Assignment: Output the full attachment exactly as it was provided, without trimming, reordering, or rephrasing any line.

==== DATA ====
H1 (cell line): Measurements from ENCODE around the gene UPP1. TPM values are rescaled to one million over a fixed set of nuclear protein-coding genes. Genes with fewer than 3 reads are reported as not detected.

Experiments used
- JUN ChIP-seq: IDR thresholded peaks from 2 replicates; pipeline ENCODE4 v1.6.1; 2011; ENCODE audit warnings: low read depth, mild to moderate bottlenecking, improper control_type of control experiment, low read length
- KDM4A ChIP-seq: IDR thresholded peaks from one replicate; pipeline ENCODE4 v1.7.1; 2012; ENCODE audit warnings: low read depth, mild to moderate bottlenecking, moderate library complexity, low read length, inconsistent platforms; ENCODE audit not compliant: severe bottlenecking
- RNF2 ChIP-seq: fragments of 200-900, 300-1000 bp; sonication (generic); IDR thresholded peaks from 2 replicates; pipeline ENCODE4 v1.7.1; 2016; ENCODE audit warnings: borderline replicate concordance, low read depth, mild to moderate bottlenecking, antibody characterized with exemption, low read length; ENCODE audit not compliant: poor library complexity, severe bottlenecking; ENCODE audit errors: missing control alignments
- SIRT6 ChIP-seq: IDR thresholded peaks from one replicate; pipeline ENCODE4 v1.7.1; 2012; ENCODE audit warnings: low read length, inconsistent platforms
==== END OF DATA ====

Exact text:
H1 (cell line): Measurements from ENCODE around the gene UPP1. TPM values are rescaled to one million over a fixed set of nuclear protein-coding genes. Genes with fewer than 3 reads are reported as not detected.

Experiments used
- JUN ChIP-seq: IDR thresholded peaks from 2 replicates; pipeline ENCODE4 v1.6.1; 2011; ENCODE audit warnings: low read depth, mild to moderate bottlenecking, improper control_type of control experiment, low read length
- KDM4A ChIP-seq: IDR thresholded peaks from one replicate; pipeline ENCODE4 v1.7.1; 2012; ENCODE audit warnings: low read depth, mild to moderate bottlenecking, moderate library complexity, low read length, inconsistent platforms; ENCODE audit not compliant: severe bottlenecking
- RNF2 ChIP-seq: fragments of 200-900, 300-1000 bp; sonication (generic); IDR thresholded peaks from 2 replicates; pipeline ENCODE4 v1.7.1; 2016; ENCODE audit warnings: borderline replicate concordance, low read depth, mild to moderate bottlenecking, antibody characterized with exemption, low read length; ENCODE audit not compliant: poor library complexity, severe bottlenecking; ENCODE audit errors: missing control alignments
- SIRT6 ChIP-seq: IDR thresholded peaks from one replicate; pipeline ENCODE4 v1.7.1; 2012; ENCODE audit warnings: low read length, inconsistent platforms